Sweet and Sour Tamarinds for Tết

imageHard work. Peeling sour green tamarinds to make sweet and sour Tết preserves. My sister-in-law and I have already spent a couple of hours on this, and we still have hours to go. When tamarinds are ripe, the shells separate from the fruits and come off easily, but when they are green, we have to pick them off, bits at a time, with the tip of a knife. The biggest challenge is to avoid cutting through the four long fibers that run the length of each pod, or cutting nicks in the fruit, either of which would make the finished product less pleasing to the eye.

We still have to remove the seeds, another challenge, because the fruits are firm and easy to break, like pieces of a hard apple. The brown pods on the left are soaking in water to make them just a little easier to work with, and the peeled ones on the right are soaking in salt water. Later, my mother-in-law will show us both the right proportions of vinegar and sugar to add to the seeded fruits, and then we’ll leave them to pickle for a week to ten days.

In the meantime, we’ll be making all kinds of other Tết preserves, including sweet and sour vả (a type of local fig), and of course dưa món, assorted dried vegetables in slightly sweet fish sauce, which we eat with the Tết sticky rice cakes. In the photo below, the white round shapes in jars on the left are vả figs, the long white shapes in jars at the top right are tamarinds. The mixture of multicoloured vegetables in jars is the finished dưa món. Below are the dried vegetables for making dưa món at home for people who don’t have time to cut and dry their own carrots, spring onion bulbs, garlic, chilis and other vegetables according to taste that go into this preserve.


I’m not too crazy about the tamarind preserve because it’s bland and more sweet than sour. My sister-in-law feels the same and says she prefers it with chilis added, so that it’s spicy, sweet and sour at once. We have decided to suggest this to our mother-in-law tonight. Hopefully, she will agree.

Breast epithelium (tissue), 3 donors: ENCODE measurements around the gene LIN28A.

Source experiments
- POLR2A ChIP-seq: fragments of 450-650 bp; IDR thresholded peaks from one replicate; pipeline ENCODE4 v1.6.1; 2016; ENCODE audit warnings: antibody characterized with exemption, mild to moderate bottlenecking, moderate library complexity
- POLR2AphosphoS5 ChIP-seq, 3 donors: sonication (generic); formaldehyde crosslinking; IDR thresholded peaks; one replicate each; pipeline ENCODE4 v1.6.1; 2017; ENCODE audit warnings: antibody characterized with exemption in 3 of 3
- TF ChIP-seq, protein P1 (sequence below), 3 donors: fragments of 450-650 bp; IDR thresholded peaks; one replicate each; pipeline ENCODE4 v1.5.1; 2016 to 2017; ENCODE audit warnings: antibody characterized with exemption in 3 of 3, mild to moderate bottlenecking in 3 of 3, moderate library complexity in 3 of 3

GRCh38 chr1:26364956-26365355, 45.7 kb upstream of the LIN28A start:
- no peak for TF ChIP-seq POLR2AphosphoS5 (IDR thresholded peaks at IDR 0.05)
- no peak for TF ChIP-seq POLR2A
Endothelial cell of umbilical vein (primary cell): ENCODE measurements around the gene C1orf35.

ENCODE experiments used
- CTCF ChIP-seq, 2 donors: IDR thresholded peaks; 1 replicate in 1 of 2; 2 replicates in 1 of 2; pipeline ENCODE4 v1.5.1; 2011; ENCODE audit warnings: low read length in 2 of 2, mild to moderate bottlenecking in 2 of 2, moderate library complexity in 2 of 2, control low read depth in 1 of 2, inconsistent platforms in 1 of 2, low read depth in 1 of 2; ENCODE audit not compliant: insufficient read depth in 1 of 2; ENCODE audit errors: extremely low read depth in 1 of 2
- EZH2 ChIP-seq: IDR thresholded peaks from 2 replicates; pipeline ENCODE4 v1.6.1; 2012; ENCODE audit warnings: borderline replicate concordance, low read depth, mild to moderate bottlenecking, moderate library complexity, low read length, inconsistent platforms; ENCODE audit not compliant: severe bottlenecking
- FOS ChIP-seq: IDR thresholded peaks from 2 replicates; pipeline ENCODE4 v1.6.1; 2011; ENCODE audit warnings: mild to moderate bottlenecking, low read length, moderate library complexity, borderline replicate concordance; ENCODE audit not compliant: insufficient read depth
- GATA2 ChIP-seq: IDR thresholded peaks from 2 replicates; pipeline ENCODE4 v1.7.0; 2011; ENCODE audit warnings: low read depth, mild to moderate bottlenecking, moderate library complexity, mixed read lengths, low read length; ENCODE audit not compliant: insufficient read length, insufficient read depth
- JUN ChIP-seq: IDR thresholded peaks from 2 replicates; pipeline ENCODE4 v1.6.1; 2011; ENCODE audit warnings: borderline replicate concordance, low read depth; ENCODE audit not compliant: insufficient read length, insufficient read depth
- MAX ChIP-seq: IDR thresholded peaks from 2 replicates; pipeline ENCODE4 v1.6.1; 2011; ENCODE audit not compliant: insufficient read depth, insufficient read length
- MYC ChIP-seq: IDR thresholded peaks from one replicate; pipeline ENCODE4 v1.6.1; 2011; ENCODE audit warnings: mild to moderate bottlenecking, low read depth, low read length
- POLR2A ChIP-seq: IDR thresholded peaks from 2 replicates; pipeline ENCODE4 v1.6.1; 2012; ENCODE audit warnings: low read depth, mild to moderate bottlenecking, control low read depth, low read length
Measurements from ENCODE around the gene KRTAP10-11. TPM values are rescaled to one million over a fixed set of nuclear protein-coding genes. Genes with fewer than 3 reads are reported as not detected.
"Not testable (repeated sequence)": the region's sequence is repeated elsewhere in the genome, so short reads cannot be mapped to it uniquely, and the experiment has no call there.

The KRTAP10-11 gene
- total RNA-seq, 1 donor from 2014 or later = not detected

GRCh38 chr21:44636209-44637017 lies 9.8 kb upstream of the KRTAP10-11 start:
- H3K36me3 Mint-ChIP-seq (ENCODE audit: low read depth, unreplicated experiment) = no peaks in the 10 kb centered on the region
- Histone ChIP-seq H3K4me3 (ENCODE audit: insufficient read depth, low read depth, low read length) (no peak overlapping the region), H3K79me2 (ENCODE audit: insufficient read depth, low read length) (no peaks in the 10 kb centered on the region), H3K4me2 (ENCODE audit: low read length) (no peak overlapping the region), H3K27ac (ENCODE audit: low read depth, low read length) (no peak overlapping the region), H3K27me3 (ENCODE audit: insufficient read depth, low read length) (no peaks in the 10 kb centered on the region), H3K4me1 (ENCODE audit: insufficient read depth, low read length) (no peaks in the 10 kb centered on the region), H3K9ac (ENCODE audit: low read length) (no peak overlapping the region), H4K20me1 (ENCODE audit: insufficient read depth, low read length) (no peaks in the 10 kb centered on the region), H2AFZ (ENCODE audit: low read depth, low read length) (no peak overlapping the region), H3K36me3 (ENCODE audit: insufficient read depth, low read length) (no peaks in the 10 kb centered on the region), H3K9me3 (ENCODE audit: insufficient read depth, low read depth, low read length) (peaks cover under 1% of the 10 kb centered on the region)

About Chris Galvin

Chris Galvin is a Canadian writer, editor and photographer dividing her time between Canada and Viet Nam. Her essay Flood Season was a finalist for the 2012 Best of the Net prize, and Discovering Hến Rice in Central Việt Nam won third place (shared) and a Readers’ Choice Award in the 2015 I Must Be Off! Travel Essay Contest. Her work has appeared in various anthologies and literary journals, including Descant, Asian Cha, PRISM International, Room, and others. She has written in Vietnamese and English for Vietnam Tourism Review/Kham Pha Du Lich Vietnam Magazine, Travellive, and Du Lich Giai Tri. Chris is currently looking for a home for her recently completed manuscript, Breakfast Under the Bodhi Tree, a book about living, eating, and tour-guiding in Viet Nam.
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7 Responses to Sweet and Sour Tamarinds for Tết

  1. Karen Zey says:

    I love the way you juxtapose the cooks’ labouring fingers with the final thrill of taste on the tongue.

  2. Erin says:

    Love the pictures! Could you add something to make the preserves more sour, too?

    You’ll have to let us know whether your mother-in-law agrees on the chilis!

  3. Don’t think I’ve ever seen, never mind eaten, a tamarind. Interesting how many vegetables are picked or bottled. People here used to make pickles and chutneys, and bottle fruit in kilner jars, but I guess most people nowadays, if they have excess fruit or vegetables, tend to freeze them. So all the interesting recipes have been lost. Your mother-in-law must be kept extremely busy with all this work. Preparing the tamarinds seems to be very tedious work. She must be pleased to have help.

    • Chris says:

      Ripe tamarinds are dark brown and sweet. And easy to peel, because the pods become brittle. The fruit inside changes from crisp to soft, almost like a prune in texture. People in Viet Nam are making fewer preserves than before too, preferring to buy them instead because no one has time for all the work involved anymore. And you are spot on–this is incredibly tedious work. Not something I would choose to do. So many other Tet preserves are easier to make.

      • Having helped make, and having tasted, the genuine article, then your tastebuds will know if a bought product lives up to the true flavour. Too many people nowadays have nothing to compare fast food with, so are happy to eat rubbish, one glance at the ingredients showing the quantity of artificial sweeteners, flavouring and colouring, as well as substitute ingredients in the product.

  4. Pingback: P is for Preserves and my Favourite Vietnamese Chilli Paste | Chris Galvin

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